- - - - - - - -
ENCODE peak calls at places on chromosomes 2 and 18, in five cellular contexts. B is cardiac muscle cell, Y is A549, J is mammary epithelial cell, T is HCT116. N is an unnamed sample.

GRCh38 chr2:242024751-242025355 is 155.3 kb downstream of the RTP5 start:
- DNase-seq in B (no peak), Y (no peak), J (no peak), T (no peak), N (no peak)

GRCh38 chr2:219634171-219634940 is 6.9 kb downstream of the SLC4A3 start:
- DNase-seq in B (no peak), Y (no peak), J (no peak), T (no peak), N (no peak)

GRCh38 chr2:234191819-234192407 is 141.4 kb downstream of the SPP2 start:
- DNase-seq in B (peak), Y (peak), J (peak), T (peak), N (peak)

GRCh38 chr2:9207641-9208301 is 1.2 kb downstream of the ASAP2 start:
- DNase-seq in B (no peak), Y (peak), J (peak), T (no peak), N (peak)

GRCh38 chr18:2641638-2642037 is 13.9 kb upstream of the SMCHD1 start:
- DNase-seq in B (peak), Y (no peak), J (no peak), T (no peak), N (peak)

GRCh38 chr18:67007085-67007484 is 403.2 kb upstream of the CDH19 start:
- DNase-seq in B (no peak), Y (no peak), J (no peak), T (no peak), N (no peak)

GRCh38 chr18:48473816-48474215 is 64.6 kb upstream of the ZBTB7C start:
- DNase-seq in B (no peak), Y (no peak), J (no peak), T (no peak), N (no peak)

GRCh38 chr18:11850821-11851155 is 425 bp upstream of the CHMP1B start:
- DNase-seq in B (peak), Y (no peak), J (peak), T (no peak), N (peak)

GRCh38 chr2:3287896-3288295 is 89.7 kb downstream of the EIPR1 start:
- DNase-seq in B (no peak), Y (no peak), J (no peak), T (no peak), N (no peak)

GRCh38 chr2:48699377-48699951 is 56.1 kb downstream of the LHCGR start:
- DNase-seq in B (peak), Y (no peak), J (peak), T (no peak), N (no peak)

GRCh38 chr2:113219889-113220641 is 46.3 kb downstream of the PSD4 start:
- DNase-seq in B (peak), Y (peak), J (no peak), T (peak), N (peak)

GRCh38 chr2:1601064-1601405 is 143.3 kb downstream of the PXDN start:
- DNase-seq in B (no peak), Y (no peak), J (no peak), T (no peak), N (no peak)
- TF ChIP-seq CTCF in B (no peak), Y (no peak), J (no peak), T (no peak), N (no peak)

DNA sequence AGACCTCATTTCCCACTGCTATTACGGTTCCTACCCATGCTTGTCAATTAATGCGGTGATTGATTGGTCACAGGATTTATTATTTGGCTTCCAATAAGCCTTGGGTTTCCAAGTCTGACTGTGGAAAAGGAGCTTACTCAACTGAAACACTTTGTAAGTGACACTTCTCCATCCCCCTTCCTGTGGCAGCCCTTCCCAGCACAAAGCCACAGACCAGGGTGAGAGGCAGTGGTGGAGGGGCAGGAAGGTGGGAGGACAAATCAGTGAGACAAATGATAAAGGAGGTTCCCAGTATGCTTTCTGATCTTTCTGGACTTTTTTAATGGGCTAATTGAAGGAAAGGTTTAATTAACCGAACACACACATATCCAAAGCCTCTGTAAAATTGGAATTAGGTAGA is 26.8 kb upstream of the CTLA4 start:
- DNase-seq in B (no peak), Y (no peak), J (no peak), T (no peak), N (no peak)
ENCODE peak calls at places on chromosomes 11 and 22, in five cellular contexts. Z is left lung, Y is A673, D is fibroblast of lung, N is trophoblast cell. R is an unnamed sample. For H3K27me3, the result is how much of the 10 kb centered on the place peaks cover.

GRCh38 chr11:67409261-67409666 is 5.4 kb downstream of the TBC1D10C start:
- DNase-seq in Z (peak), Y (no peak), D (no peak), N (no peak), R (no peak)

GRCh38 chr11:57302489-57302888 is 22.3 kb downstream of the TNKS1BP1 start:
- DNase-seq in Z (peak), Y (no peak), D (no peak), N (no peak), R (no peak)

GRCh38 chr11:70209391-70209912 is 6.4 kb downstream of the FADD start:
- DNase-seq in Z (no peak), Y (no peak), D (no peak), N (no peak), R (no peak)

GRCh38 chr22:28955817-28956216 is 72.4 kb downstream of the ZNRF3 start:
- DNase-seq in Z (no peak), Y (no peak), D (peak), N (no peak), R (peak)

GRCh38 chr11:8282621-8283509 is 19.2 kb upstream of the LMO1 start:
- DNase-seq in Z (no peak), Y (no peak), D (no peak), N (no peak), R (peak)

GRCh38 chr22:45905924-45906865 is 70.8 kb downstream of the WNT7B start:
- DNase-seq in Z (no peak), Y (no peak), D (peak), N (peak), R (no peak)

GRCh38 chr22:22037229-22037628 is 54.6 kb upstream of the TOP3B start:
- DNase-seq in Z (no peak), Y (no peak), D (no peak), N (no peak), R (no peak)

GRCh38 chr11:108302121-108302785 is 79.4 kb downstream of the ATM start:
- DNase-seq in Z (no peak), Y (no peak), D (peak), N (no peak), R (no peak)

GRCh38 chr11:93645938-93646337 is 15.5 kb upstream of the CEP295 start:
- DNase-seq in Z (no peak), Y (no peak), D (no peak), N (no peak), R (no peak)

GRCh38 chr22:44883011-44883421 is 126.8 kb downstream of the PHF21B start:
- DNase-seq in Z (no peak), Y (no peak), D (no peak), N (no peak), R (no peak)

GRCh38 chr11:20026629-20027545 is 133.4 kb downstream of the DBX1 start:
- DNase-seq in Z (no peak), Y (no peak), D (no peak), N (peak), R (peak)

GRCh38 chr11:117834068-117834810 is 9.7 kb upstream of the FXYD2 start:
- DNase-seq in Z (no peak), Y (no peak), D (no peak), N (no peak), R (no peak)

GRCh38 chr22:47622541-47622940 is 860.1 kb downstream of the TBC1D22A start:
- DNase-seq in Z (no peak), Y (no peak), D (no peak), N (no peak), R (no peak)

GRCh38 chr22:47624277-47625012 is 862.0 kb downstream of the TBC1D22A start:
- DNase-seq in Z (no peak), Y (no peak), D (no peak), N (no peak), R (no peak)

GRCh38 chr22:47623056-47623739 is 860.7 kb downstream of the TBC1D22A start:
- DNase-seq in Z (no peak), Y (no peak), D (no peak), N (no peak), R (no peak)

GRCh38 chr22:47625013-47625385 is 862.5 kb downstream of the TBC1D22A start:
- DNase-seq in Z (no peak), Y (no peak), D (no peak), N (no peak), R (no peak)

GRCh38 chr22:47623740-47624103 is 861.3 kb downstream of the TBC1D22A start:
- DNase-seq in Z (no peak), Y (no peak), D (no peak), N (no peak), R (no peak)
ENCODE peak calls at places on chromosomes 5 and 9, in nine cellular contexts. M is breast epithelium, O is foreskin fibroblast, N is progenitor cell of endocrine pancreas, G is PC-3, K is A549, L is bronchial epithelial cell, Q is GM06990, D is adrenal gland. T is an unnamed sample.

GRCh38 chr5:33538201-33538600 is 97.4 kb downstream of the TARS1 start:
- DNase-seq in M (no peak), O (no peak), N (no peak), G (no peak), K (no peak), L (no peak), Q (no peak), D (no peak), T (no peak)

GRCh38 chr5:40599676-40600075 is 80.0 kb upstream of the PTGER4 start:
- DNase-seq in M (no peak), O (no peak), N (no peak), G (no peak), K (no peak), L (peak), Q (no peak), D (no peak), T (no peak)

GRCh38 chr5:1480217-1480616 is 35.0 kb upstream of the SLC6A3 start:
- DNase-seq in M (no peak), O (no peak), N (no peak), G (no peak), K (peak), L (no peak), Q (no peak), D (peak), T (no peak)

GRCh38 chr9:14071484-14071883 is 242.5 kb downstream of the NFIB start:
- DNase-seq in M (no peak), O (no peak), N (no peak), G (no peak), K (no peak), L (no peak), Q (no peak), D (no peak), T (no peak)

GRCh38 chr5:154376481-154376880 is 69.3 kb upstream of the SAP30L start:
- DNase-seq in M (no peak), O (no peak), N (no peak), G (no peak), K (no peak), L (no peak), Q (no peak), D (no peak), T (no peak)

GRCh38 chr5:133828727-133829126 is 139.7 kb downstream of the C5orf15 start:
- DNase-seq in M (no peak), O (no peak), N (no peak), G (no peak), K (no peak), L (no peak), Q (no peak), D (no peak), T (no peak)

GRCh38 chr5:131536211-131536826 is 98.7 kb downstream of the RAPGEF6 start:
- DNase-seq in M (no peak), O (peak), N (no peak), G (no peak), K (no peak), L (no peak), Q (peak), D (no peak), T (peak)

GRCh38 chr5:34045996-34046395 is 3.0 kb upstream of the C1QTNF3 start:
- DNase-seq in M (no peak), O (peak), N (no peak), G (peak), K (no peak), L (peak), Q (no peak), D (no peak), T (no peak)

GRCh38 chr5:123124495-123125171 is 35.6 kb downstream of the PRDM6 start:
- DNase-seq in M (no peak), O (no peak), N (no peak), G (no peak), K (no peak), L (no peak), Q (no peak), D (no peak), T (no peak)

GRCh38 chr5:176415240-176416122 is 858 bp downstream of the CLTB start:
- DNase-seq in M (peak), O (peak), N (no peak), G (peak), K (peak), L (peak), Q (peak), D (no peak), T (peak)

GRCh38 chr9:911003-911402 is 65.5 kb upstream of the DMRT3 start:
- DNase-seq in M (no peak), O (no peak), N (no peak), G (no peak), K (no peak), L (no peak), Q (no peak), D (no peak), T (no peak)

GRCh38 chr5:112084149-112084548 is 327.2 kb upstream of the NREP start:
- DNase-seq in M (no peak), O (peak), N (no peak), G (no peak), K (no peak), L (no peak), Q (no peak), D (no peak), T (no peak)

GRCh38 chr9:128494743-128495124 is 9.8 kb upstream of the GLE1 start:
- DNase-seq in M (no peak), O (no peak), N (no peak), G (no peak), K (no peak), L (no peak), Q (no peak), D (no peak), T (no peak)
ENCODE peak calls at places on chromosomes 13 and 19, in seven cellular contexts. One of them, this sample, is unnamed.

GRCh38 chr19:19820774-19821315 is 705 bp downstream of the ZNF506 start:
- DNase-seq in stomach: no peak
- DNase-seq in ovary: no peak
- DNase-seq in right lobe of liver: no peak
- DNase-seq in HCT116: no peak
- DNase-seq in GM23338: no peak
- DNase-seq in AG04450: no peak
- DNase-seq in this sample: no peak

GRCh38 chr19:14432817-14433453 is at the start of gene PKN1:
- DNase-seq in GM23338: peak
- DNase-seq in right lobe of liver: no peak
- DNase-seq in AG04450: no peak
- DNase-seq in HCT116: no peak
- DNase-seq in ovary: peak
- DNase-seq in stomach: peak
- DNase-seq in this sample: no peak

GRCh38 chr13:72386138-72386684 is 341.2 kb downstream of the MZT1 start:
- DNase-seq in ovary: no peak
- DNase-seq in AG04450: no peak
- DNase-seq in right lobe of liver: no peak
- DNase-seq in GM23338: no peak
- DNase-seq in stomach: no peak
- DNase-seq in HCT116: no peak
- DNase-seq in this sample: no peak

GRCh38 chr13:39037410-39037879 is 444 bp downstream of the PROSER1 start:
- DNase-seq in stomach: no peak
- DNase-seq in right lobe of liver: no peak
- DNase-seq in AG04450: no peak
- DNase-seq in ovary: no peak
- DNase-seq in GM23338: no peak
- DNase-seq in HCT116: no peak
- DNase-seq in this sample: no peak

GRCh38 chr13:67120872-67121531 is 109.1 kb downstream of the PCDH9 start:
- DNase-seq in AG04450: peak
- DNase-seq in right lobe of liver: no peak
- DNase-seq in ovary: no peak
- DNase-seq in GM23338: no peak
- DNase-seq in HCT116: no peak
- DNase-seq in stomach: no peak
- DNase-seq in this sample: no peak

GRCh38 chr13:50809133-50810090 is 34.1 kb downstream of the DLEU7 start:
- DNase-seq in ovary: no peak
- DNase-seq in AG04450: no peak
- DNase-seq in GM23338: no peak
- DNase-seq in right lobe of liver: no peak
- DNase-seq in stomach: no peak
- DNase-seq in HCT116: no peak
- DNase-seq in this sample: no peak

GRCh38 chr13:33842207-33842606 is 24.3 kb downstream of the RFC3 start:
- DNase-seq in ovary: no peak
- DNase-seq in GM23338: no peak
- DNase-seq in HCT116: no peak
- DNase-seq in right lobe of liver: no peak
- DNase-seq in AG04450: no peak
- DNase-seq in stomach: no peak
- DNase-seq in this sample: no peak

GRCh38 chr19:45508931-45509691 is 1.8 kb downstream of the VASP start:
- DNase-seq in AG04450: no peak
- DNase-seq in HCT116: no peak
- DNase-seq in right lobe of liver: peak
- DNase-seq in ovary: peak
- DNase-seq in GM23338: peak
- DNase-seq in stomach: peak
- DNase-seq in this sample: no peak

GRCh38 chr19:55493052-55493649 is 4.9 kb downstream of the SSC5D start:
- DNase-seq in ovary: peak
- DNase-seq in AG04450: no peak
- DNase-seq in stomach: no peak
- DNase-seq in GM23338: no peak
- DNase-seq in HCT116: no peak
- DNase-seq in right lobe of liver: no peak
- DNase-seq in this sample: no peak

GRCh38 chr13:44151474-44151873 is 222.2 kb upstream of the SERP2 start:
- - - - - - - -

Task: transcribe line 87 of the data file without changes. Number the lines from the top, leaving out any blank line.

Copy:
GRCh38 chr5:112084149-112084548 is 327.2 kb upstream of the NREP start: